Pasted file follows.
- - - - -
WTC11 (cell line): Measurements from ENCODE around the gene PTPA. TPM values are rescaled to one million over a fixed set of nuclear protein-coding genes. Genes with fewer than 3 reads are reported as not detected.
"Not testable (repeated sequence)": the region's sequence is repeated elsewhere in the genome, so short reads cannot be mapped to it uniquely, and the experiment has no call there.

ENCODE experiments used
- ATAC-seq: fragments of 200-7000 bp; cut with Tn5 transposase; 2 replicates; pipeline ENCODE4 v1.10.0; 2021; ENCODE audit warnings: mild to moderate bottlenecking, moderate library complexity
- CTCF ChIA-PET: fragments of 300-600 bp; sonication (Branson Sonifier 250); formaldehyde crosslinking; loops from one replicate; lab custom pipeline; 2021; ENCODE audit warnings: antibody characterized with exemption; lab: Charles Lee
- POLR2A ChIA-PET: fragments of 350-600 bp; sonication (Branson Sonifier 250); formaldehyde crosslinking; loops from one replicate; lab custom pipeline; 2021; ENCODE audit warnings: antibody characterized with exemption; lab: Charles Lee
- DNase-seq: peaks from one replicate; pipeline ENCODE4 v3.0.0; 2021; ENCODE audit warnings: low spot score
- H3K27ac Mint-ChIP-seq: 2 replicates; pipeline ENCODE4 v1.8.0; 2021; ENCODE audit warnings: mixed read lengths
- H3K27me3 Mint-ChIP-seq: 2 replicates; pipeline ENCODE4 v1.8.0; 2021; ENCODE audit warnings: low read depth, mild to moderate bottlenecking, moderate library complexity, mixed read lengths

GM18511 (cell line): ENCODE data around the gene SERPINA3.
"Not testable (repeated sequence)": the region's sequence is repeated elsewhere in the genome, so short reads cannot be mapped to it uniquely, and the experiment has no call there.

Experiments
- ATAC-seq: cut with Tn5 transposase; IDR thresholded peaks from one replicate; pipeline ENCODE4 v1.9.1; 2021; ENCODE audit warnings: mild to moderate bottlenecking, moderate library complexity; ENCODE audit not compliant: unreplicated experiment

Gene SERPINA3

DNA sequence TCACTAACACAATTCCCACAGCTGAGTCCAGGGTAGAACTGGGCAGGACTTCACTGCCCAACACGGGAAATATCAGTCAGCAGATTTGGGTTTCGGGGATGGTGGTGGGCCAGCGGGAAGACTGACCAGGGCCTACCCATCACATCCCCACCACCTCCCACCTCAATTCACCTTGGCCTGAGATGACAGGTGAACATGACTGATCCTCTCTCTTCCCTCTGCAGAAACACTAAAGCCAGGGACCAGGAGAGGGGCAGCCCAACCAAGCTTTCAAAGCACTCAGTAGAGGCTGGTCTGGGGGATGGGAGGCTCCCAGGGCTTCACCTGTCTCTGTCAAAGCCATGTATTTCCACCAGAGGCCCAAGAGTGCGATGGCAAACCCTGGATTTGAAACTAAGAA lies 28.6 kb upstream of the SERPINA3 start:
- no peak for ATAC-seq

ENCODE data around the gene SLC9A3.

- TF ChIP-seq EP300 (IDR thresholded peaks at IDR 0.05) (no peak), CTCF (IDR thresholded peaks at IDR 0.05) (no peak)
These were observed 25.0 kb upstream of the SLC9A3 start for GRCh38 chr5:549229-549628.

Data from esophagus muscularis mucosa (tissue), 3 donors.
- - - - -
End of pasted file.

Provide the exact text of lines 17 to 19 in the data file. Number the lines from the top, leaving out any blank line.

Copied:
ENCODE data around the gene SLC9A3.

- TF ChIP-seq EP300 (IDR thresholded peaks at IDR 0.05) (no peak), CTCF (IDR thresholded peaks at IDR 0.05) (no peak)
These were observed 25.0 kb upstream of the SLC9A3 start for GRCh38 chr5:549229-549628.